Is fibromyalgia real? Can Mangosteen improve the health and well-being of those who suffer from this debilitating chronic syndrome?
Fibromyalgia is a chronic condition characterized by diffuse pain, fatigue, and a wide range of other symptoms.
It affects more women than men, with a global ratio of 3-5:1. It is seen in 3% to 10% of the general population, and is mostly found among those between the ages 20 and 50.
Various studies on pain in this disease suggested that the brain of those afflicted with fibromyalgia may be somehow supersensitive. This may explain why patients feel pain in response to stimuli that normally are not thought of or perceived to be painful.
Doctors have used Mangosteen in fibromyalgia patients with positive results. Their experience showed that progress may be slow, sometimes taking months, but steady.
One of the benefits patients may experience early is a boost in energy levels, the lack of which also appears to be a common symptom among fibromyalgia sufferrers.
Fibromyalgia has been studied since the early 1800s, but to the present still is not well understood and its cause unknown.
This disease was once termed an autoimmune disorder, but laboratory results did not reveal any disturbance in the immune system.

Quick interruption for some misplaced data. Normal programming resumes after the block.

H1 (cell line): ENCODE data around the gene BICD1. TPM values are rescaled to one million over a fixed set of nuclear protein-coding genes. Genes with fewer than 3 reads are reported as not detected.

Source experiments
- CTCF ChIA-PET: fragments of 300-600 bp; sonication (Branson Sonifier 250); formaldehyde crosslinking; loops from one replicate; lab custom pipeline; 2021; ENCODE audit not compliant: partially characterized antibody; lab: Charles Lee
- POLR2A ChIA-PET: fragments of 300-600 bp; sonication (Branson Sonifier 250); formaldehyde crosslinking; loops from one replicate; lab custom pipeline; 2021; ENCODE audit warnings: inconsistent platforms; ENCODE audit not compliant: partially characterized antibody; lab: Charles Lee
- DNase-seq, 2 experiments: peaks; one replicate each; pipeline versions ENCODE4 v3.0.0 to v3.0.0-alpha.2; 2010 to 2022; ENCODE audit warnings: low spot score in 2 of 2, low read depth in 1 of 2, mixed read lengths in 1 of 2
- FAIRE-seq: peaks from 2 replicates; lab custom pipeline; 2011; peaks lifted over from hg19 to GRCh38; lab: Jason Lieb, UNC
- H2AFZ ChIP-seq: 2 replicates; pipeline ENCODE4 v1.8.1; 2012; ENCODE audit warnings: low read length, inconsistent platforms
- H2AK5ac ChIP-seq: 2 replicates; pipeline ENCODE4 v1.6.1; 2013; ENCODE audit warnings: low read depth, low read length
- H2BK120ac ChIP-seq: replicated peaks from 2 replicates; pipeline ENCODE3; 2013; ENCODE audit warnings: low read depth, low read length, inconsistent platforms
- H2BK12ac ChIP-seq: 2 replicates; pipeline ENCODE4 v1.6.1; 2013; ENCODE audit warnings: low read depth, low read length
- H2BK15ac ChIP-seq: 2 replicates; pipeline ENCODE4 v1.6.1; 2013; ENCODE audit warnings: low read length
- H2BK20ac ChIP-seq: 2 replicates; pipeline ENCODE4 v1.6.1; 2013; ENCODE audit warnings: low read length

It also was once classified as a psychosomatic disorder, but few specialists currently would classify it so. Other theories on the cause of fibromyalgia have been presented.
The primary symptom of fibromyalgia is widespread, diffuse pain, and often includes heightened sensitivity of the skin (that may sometimes make even the touch of clothing painful), achiness around joints, and nerve pain.
Other symptoms often attributed to fibromyalgia include physical fatigue and lack of energy, irritable bowel syndrome, genitourinary symptoms, dermatological disorders, and headaches.
While it's common in people with this disease for pain to be widespread, the pain may also be localized in various parts of the body such as the shoulders, neck, back, or hips.
It can start as a result of some trauma or illness, but there is no strong correlation between any specific type of trigger and the subsequent onset of fibromyalgia.
Symptoms can have a slow onset, and many patients have mild symptoms beginning in childhood. Symptoms are often aggravated by unrelated illness or even changes in the weather.
They can become more tolerable or less tolerable throughout daily or yearly cycles. However, many people with this disease find that it prevents them from performing normal activities such as driving a car or walking upstairs.
The syndrome does not cause inflammation as is the case with arthritis, and there are no diagnostically abnormal laboratory findings. Symptoms may be present periodically or may be continual.
Mangosteen helps with pain. As one health practitioner reports, in some cases, patients have stopped all their medications as a result of Mangosteen's benefits.(1) Depression may also be improved because of the relief from pain.
Although progress is slow, and in some cases improvement may be minimal, most who try Mangosteen's help with fibromyalgia benefited.
As Dr. J. Frederic Templeman wrote, "most rated the benefit level as high, in fact, surpassing all medications used except high-dose pain medications, when pain was the symptom evaluated."(1)
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(1) "A Doctor's Challenge: A Mangosteen Solution", J. Frederic Templeman, M.D., Sounds Concepts, 2003; www.mangosteentools.com.